And thanks Doc for all of your work!

Ken

15
Tape Project Albums - general / Re: 2nd series titles
« on: January 12, 2009, 09:20:39 AM »

[/quote]


OTOH a business does not use the democratic process to price it's goods (that's how government works, and we can see the result of that); and you never see a price on the new model until it is offered for sale. then the marketplace either supports it or it does not based on the percieved value for the price. my point was just that, as customers, it is not reasonable to expect to be involved with setting pricing or seeing furture pricing on products not yet offered.

i am not questioning anyone's right to offer an opinion on the price; only that somehow they are 'irritated' that they were not consulted first......and that is not the real world.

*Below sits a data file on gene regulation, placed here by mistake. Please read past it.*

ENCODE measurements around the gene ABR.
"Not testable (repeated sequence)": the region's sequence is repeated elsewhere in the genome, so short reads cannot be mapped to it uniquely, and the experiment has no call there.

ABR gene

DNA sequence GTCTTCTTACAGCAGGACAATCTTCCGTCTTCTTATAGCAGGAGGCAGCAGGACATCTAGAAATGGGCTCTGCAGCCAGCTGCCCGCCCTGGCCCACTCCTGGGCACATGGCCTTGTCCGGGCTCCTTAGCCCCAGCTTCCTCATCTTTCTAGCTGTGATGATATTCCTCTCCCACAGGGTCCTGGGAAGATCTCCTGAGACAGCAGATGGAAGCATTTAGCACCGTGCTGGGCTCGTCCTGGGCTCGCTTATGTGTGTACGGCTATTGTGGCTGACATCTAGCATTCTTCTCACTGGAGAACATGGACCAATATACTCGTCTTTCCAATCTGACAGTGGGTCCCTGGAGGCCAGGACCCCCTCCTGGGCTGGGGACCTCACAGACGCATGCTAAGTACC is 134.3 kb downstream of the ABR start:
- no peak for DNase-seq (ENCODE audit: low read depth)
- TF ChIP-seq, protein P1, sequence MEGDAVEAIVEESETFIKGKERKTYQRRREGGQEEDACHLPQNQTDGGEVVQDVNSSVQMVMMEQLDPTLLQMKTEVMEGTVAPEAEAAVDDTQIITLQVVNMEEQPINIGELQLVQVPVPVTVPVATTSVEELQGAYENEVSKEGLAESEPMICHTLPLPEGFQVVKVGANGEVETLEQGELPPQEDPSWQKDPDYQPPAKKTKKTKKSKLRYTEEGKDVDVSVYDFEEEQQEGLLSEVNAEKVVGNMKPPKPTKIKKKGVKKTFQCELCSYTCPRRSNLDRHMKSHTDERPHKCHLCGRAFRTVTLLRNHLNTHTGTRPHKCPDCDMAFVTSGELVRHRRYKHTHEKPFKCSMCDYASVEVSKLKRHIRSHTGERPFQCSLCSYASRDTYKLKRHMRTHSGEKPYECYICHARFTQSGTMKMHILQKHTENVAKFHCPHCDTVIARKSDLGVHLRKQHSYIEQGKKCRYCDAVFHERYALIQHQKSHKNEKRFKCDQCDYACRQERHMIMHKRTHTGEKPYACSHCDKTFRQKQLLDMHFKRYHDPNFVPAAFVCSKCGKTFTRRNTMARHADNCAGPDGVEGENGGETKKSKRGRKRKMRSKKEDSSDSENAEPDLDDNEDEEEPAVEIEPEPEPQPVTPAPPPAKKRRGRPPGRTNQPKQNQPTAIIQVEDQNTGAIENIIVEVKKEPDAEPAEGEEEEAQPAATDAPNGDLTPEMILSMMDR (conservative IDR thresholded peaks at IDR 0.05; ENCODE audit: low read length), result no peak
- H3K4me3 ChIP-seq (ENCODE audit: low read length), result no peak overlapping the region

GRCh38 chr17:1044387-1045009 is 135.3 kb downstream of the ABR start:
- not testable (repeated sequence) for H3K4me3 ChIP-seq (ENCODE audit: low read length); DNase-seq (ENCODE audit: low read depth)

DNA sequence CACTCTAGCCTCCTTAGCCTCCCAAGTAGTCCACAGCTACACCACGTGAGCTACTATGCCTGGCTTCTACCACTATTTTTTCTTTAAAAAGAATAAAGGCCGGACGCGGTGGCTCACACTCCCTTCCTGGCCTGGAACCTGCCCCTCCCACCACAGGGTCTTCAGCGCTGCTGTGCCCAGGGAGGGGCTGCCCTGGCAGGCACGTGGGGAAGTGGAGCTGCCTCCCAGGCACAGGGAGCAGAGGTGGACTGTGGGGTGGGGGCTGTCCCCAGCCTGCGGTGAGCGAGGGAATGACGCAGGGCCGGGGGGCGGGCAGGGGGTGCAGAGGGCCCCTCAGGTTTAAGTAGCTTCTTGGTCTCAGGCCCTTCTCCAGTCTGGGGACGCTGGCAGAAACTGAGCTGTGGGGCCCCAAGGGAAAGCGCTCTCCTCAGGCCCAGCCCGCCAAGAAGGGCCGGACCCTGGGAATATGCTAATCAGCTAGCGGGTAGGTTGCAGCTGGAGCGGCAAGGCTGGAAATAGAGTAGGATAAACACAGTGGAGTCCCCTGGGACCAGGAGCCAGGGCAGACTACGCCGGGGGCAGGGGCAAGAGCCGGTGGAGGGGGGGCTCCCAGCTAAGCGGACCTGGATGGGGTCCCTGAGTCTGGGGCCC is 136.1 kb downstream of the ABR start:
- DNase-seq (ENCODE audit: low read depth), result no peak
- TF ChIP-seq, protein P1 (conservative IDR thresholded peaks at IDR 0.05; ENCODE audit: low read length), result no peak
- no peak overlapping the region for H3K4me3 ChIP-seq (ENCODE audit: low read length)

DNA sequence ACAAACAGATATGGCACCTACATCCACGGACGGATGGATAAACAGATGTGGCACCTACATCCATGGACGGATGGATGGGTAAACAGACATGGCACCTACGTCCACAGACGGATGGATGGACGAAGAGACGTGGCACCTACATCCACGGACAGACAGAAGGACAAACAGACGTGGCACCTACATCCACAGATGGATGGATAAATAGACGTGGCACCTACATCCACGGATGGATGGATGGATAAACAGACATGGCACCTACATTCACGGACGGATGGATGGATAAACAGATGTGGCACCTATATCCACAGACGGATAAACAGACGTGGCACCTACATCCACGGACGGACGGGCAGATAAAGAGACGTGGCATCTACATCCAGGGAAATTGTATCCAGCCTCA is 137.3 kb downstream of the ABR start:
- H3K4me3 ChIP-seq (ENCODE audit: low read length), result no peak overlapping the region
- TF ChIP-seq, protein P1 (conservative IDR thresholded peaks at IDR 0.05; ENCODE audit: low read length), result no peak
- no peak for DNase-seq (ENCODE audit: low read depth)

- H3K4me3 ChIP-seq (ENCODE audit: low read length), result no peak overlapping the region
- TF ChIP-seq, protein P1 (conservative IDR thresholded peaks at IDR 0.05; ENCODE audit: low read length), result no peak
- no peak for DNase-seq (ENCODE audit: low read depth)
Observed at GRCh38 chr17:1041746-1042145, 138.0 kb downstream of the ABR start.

[/quote]

Agreed. My personal concerns ( opinions )were that the increase seemed too much too soon in a poor economy. I am afraid of attrition and the loss of the project. With the cost of a TP approaching 5 or 6 new 45 rpm vinyl reissues, it is getting harder to justify the expense. The tapes are the best. But I blow through allot of analog music. I crave new titles on a regular basis. These 10 new titles a year are a drop in the bucket. A very nice drop in the bucket, but you can only listen to the same title so many times before you get tired of it. I have not made a decision.... I seem to be on the fence and that sucks. Two of my friends have already bought Charter subs to series one after hearing TP tapes on my system. I have been very commited.

Ken